On June 21, 2022, Israel’s Supreme Court rejected the appeal of two appellants against their conviction and sentencing by the Tel Aviv District Court for insider trading. The court evaluated the objectives of criminal punishment for insider trading offenses and the social impact that conviction of such offenses might have, and rejected civil compensation as an alternative to criminal conviction for insider trading. (CrimA 5830/21 Roi & Tal Cohen v. State of Israel.)
District Court Decision
The conviction centered on the acquisition of shares of the public company Biondvax Pharmaceuticals Ltd. by the second appellant based on information provided to him by his brother, the first appellant, regarding the company’s intention to conduct a joint experiment with the U.S. Department of Health and Human Services. The first appellant was able to obtain the information due to his relationship with the CEO of Biondvax during the period preceding the publication of the information.
The appellants were sentenced to three and nine months’ imprisonment respectively, to be served as community service, as well as fined. In addition, they were sentenced to nine and twelve months’ imprisonment respectively, which would be suspended unless they committed another offense of the same type within three years of the date they were originally convicted. (CrimC (DC TA) 68475-07-18 (Nevo Legal Database by subscription).)
Supreme Court Decision on Appeal
The main decision of the court was issued by Justice Alex Stein with Justices Shaul Shohat and Noam Sohlberg concurring.
Penalty for Insider Trading
In accordance with section 52D of the Securities Law, 5728-1968, as amended, “the use of insider information that has come into a person’s possession, directly or indirectly, from an insider in the company” is an offense, punishable by two years of imprisonment or a fine of 188,250 Israeli new shekels (about US$53,467). This amount is 2 ½ times the amount that may otherwise be imposed for offenses punishable by imprisonment for one to three years under section 61A(3) of the Penal Law, 5733-1977, as amended.
Consideration of Social Impact of Sentencing on Persons Convicted of Insider Trading
While determining that the nine months’ imprisonment served as community service imposed on the second appellant was a moderate penalty that did not merit reversal, the Supreme Court acknowledged the serious consequences of this criminal conviction on his personal life and professional career.
The court was informed that if his conviction was not overturned, he would not be able to obtain an entry visa to the United States and “fulfill his dream of studying for an MBA at the prestigious School of Business Administration of Stanford University; he would also not be allowed to stay with his wife, who was expected to live in the United States in the coming years — also for the purpose of completing academic studies and building a professional career.”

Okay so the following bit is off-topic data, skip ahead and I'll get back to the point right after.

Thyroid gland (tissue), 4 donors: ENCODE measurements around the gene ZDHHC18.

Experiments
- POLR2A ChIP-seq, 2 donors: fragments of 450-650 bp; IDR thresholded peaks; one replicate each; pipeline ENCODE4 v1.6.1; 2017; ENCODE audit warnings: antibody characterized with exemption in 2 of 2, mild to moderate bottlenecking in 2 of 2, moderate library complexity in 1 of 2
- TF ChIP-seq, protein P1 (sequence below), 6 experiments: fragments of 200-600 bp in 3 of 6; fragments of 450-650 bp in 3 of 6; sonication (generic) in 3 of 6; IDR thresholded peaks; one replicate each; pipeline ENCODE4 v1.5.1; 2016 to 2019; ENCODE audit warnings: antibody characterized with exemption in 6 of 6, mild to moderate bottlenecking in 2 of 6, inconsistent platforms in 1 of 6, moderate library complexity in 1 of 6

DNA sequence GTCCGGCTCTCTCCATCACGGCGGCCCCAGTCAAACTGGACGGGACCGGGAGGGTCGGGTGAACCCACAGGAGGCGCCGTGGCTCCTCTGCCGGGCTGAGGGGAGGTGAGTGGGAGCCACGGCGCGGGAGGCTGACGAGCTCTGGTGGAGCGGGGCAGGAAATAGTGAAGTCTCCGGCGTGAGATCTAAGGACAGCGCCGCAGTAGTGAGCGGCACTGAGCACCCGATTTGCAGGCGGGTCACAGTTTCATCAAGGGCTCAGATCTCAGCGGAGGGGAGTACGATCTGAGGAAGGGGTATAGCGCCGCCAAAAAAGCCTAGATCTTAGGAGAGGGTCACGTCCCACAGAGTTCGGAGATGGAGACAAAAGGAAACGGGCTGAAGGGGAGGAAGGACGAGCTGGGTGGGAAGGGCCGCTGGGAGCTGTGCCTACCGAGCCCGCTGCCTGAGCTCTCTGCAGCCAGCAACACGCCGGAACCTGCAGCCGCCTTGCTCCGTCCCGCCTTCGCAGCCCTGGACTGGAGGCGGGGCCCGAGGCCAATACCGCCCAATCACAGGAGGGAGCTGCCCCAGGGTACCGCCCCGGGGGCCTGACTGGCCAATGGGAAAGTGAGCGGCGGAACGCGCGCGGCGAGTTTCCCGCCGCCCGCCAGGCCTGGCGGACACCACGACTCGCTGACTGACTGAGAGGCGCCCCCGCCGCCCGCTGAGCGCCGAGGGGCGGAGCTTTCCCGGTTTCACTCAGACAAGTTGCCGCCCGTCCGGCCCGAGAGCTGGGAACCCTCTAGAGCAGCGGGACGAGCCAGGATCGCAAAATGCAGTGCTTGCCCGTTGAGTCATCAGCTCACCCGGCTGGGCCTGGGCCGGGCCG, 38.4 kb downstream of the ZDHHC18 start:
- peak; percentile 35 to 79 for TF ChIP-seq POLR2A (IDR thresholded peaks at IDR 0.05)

According to Justice Alex Stein, the social sanction accompanying the criminal conviction in the appellant’s case had serious consequences for the appellant’s future owing to the appellant’s young age and the fact that the success in the field in which he chose to engage depended on his ability to travel to the United States for academic studies and obtain vocational training in a prestigious institution.
The social consequences of a conviction, however harsh, Stein held, could not constitute grounds for reducing the sentence of a person found liable in a manner that would thwart the purposes of criminal punishment, chief among them retribution and deterrence. Sentencing a defendant, including by imposing a monetary fine in the framework of a criminal proceeding, Stein clarified, was only possible following a criminal conviction.
Stein rejected the possibility of imposing payment of damages without conviction under section 77 of the Penal Law. Such compensation might be awarded solely in favor of “a person harmed by an offense.” The appellant’s actions, Stein determined, did not harm any specific person who bought or sold securities on the stock exchange at the time of the offenses. Trade in securities using insider information, according to Stein, was an offense that damaged the credibility of the capital market as a whole and the willingness of investors to invest in securities. The victims of such a crime were, therefore, the state and all its residents, who were deprived of receiving to the fullest extent the advantages of a reliable and efficient capital market.
Stein rejected the possibility of this appellant paying substantial compensation to the state treasury, which would represent the general public, without a conviction. Such an arrangement would require the court to “recognize a complex legal doctrine of parens patriae (“the state as guardian”). … [Recognizing the doctrine for the purpose of providing] first aid to a crime victim — as opposed to an independent and full tort claim — is … not suitable for such a significant judicial process.”